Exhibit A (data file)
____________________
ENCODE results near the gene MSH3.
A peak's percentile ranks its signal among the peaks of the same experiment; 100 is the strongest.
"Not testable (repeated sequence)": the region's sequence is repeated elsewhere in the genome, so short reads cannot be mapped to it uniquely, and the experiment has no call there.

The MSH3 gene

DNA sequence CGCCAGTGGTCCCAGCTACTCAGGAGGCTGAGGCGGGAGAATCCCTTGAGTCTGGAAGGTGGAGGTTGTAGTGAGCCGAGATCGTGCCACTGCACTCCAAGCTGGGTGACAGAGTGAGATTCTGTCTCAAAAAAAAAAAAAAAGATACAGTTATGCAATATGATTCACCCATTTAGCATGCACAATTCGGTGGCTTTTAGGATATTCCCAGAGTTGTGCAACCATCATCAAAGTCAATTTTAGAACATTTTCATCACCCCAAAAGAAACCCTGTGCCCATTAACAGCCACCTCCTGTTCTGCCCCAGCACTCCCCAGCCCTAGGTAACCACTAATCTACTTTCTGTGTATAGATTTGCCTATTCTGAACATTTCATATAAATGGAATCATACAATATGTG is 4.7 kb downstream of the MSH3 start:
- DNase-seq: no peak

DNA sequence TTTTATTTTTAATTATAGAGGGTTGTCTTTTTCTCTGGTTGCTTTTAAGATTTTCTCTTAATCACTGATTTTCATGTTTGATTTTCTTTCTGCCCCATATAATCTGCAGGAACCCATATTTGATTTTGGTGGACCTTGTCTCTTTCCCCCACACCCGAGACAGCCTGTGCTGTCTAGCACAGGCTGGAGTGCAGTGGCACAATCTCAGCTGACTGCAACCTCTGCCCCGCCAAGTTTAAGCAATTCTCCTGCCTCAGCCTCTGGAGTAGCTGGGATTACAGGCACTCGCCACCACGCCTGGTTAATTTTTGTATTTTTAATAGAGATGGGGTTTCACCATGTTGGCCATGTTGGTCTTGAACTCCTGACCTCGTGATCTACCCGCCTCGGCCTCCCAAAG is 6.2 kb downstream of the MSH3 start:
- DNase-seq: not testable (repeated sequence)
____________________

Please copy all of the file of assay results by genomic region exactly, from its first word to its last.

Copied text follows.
ENCODE results near the gene MSH3.
A peak's percentile ranks its signal among the peaks of the same experiment; 100 is the strongest.
"Not testable (repeated sequence)": the region's sequence is repeated elsewhere in the genome, so short reads cannot be mapped to it uniquely, and the experiment has no call there.

The MSH3 gene

DNA sequence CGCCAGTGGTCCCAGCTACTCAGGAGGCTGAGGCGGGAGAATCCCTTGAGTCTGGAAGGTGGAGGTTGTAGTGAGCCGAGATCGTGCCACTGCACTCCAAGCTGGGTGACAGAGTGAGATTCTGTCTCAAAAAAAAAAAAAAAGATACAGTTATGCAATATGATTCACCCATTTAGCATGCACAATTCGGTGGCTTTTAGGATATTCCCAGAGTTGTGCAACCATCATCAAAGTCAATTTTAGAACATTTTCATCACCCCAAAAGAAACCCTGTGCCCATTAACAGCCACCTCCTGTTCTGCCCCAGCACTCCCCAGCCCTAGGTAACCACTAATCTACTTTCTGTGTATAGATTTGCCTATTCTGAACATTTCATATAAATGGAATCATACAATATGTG is 4.7 kb downstream of the MSH3 start:
- DNase-seq: no peak

DNA sequence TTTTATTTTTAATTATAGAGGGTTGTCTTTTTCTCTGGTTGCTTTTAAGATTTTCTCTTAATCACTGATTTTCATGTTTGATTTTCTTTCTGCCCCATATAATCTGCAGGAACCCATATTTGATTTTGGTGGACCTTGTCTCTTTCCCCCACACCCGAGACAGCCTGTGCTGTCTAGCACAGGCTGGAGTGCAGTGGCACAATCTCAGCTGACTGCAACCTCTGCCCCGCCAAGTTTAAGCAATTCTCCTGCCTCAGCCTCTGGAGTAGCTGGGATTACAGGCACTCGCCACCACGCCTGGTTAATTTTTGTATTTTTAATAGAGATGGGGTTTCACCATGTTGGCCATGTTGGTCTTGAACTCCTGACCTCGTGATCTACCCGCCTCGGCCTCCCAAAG is 6.2 kb downstream of the MSH3 start:
- DNase-seq: not testable (repeated sequence)